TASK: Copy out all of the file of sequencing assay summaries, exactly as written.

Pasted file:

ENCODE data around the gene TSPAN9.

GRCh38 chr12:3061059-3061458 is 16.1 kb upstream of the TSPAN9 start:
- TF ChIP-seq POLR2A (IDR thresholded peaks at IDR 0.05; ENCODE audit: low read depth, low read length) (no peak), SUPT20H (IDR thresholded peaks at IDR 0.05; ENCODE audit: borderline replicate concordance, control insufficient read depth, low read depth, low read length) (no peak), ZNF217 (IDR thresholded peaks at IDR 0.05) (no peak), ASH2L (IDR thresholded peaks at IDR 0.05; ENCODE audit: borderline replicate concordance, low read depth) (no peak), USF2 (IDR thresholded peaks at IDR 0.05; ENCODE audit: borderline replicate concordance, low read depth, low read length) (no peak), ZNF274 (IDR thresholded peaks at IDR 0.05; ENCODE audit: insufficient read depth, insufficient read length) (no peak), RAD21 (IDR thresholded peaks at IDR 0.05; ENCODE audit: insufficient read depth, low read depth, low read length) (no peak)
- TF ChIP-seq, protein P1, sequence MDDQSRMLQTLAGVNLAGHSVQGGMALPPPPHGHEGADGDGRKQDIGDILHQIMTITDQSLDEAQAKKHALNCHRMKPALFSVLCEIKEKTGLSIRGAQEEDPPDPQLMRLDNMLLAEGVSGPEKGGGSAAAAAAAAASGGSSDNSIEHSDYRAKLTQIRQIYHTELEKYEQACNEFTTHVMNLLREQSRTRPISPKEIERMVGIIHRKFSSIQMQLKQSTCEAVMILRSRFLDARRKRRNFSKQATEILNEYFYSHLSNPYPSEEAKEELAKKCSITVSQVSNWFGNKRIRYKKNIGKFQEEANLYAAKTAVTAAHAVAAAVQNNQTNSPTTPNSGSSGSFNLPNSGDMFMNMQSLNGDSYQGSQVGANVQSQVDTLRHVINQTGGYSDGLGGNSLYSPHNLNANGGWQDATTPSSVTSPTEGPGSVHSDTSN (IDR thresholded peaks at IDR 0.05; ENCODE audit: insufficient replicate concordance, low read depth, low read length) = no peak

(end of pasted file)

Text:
ENCODE data around the gene TSPAN9.

GRCh38 chr12:3061059-3061458 is 16.1 kb upstream of the TSPAN9 start:
- TF ChIP-seq POLR2A (IDR thresholded peaks at IDR 0.05; ENCODE audit: low read depth, low read length) (no peak), SUPT20H (IDR thresholded peaks at IDR 0.05; ENCODE audit: borderline replicate concordance, control insufficient read depth, low read depth, low read length) (no peak), ZNF217 (IDR thresholded peaks at IDR 0.05) (no peak), ASH2L (IDR thresholded peaks at IDR 0.05; ENCODE audit: borderline replicate concordance, low read depth) (no peak), USF2 (IDR thresholded peaks at IDR 0.05; ENCODE audit: borderline replicate concordance, low read depth, low read length) (no peak), ZNF274 (IDR thresholded peaks at IDR 0.05; ENCODE audit: insufficient read depth, insufficient read length) (no peak), RAD21 (IDR thresholded peaks at IDR 0.05; ENCODE audit: insufficient read depth, low read depth, low read length) (no peak)
- TF ChIP-seq, protein P1, sequence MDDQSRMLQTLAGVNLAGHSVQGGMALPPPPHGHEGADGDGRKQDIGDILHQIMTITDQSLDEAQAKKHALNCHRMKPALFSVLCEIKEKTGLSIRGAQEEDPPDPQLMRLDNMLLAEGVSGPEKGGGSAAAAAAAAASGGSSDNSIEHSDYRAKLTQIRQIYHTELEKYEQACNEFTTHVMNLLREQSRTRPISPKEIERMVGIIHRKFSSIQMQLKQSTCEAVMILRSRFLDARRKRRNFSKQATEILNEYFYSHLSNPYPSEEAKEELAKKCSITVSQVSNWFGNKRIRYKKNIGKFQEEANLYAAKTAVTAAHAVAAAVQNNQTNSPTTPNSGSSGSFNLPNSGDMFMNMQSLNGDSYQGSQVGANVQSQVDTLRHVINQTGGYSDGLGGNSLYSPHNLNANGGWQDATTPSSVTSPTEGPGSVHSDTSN (IDR thresholded peaks at IDR 0.05; ENCODE audit: insufficient replicate concordance, low read depth, low read length) = no peak